CEUS clearly demonstrated wash out of several small lesions, and a CEUS-guided biopsy was carried out at 8 minutes after contrast injection. Immediately after the procedure a strange phenomenon was seen on the B-mode image.

Figure 1. CEUS-guided biopsy of B-mode invisible lesions (white arrows) with distinctive wash out on Sonazoid study. The biopsy target is seen in the puncture line in the upper right image corner.
Figure 2. “Northern Lights” phenomenon (red arrows) was seen on B-mode scanning immediately after Sonazoid guided biopsy. This is also demonstrated in video 1 & 2.

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Case of the Month February – Scrotal pain

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Scrotal pain

Jonathan Cohen, M. D.
Department of Radiology, Rigshospitalet – Copenhagen University Hospital, Denmark

 

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Intermittent pain in the lower right quadrant of the abdomen.

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WFUMB Video of the Month October 2019

WFUMB Video of the Month October 2019

by Admin

Affiliation

Christoph F Dietrich. Medizinische Klinik 2, Caritas-Krankenhaus Bad Mergentheim, Germany.

Video and take home messages

The normal appendix is a wall layered blind-ending, tubular structure that arises from the variably located caecum. The normal appendix visualized without compression can be best seen within free fluid. The arrow indicates the orifice of the appendix.

Featured references

  • Atkinson NS, Bryant RV, Dong Y, Maaser C, Kucharzik T, Maconi G, Asthana AK, Dietrich CF. WFUMB Position Paper. Learning Gastrointestinal Ultrasound: Theory and Practice. Ultrasound Med Biol 2016;42:2732-2742.
  • Atkinson NSS, Bryant RV, Dong Y, Maaser C, Kucharzik T, Maconi G, Dietrich CF. How to perform gastrointestinal ultrasound: Anatomy and normal findings. World J Gastroenterol. 2017;23(38):6931-41.
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WFUMB Video of the Month September 2019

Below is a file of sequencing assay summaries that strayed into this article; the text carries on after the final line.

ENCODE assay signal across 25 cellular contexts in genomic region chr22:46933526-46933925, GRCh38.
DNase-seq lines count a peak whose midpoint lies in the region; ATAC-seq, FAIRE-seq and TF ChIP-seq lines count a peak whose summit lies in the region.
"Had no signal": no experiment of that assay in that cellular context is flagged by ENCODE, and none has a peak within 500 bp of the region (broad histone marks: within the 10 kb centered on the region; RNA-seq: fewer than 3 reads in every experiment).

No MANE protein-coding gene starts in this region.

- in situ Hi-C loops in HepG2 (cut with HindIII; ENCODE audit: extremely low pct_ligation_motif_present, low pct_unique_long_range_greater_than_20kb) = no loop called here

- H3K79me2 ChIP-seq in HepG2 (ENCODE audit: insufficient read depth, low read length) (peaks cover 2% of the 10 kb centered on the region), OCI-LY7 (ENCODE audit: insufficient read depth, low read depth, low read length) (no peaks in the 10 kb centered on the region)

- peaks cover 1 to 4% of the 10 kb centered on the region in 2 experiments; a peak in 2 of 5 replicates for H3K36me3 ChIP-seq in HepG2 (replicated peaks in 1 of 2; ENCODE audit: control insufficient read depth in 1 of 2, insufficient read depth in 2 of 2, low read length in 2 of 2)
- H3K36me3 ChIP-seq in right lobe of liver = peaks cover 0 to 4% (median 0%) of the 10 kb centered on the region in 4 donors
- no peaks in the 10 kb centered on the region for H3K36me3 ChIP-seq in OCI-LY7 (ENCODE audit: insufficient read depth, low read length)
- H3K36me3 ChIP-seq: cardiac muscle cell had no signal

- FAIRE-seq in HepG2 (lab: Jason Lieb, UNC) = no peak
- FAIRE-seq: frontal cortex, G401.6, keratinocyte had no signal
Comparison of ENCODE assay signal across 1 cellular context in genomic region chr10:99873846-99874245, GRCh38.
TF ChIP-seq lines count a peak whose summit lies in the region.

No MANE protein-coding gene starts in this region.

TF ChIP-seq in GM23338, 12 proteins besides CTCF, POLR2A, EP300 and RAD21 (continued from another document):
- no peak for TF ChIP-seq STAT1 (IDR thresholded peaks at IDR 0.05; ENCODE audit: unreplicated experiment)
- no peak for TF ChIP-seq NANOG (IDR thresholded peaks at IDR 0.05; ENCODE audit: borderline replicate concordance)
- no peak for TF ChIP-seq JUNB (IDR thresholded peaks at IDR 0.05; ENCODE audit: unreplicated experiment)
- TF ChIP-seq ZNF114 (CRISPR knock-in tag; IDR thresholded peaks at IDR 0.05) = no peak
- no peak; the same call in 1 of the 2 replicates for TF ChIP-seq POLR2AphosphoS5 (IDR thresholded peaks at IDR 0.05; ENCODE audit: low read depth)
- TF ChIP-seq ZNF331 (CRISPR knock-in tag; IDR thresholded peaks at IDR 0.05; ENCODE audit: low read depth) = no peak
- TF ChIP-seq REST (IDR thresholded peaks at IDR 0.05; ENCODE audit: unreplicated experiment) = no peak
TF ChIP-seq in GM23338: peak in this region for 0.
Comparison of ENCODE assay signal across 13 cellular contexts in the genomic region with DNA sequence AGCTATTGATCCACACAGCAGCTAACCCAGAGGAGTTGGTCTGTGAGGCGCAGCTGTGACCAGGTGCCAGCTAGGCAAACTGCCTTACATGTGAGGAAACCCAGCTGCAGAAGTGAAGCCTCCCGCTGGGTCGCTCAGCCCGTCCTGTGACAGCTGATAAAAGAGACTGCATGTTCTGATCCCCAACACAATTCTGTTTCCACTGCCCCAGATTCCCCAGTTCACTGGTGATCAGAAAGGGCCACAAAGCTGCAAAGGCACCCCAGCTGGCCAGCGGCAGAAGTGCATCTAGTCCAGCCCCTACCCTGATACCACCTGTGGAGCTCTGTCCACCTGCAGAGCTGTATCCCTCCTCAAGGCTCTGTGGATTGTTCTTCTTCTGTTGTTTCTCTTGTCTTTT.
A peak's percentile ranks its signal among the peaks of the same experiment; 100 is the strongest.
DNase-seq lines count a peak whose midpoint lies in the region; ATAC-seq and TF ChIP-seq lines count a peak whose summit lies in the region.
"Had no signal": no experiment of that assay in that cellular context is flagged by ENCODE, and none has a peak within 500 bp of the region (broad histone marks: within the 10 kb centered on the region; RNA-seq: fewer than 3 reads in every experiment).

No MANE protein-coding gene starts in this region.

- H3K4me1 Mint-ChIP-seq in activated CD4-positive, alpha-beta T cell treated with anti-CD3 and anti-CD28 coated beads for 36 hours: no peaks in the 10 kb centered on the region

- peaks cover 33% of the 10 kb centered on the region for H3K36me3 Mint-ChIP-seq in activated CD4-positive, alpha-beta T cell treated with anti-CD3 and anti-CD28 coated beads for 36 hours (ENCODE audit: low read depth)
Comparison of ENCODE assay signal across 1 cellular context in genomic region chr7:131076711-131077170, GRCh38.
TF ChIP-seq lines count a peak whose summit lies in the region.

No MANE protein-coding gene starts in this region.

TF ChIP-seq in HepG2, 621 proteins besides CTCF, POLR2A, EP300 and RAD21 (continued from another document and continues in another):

WFUMB Video of the Month September 2019

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Affiliation

Christoph F Dietrich, Medizinische Klinik 2, Caritas-Krankenhaus Bad Mergentheim,

Video Captions

Benign neuroendocrine pancreatic neoplasia(pNET). B-mode (video 1) and contrast enhanced ultrasound using low mechanical index technique (video 2) are shown (Hitachi Ascendus).

Take Home Message

Endoscopic ultrasound is the method of choice to diagnose and exclude small pancreatic neoplasia. Due to the high spatial resolution provided by EUS small cystic and necrotic areas are easily identified. Typical endosonographic features of pNETs are hypoechogenicity and necrotic areas in B‑mode and arterial hyperenhancement after injection of ultrasound contrast agents.

Featured reference

  • Braden B, Jenssen C, D’Onofrio M, Hocke M, Will U, Moller K, Dietrich CF et al. B-mode and contrast-enhancement characteristics of small non-incidental neuroendocrine pancreatic tumors. Endosc Ultrasound. 2017;6(1):49-54.
  • Dietrich CF, Sahai AV, D’Onofrio M, Will U, Arcidiacono PG, Petrone MC, Hocke M, et al. Differential diagnosis of small solid pancreatic lesions. Gastrointest Endosc 2016;84:933-940

 

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WFUMB Video of the Month August 2019

WFUMB Video of the Month August 2019

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Affiliation

Christoph F Dietrich. Medizinische Klinik 2, Caritas-Krankenhaus Bad Mergentheim, Germany.

Video 1 and 2

The contrast enhancement of the heart and lung after intravenous injection follows certain anatomical rules. First the right atrium (video 1, RA), right ventricle (video 1, RV), pulmonary artery, lung parenchyma (video 2, LUNG) and pulmonary veins are enhancing followed by the left atrium (video 1, LA), left ventricle (video 1, LV), coronary arteries & myocardium (video 1, MYO), aorta (video 2, AORTA), bronchial arteries (BA) and the systemic vessels (video 2 including hepatic arteries, portal venous system and liver parenchyma). In other words the venous blood from the heart to the lung parenchyma is featured, which is mandatory for the gaseous exchange. Thereafter, the systemic arterial vascular system is enhancing. In the lung the analysis of the dual blood supply allows the differentiation of lung emboli (pulmonary artery vascular supply followed by pulmonary vein washout) and neoplasia (bronchial artery vascular supply followed by bronchial vein washout). In the liver the dual blood supply allows the differentiation of malignant and benign focal liver lesion. Herewith we demonstrate the contrast enhanced ultrasound enhancement step by step in real-time [1, see also EFSUMB Case of the Month “Amyloidosis”, www.efsumb.org].

Take Home Message

The videos demonstrate the contrast phases in the lung, heart, aorta, bronchial arteries and liver in real-time.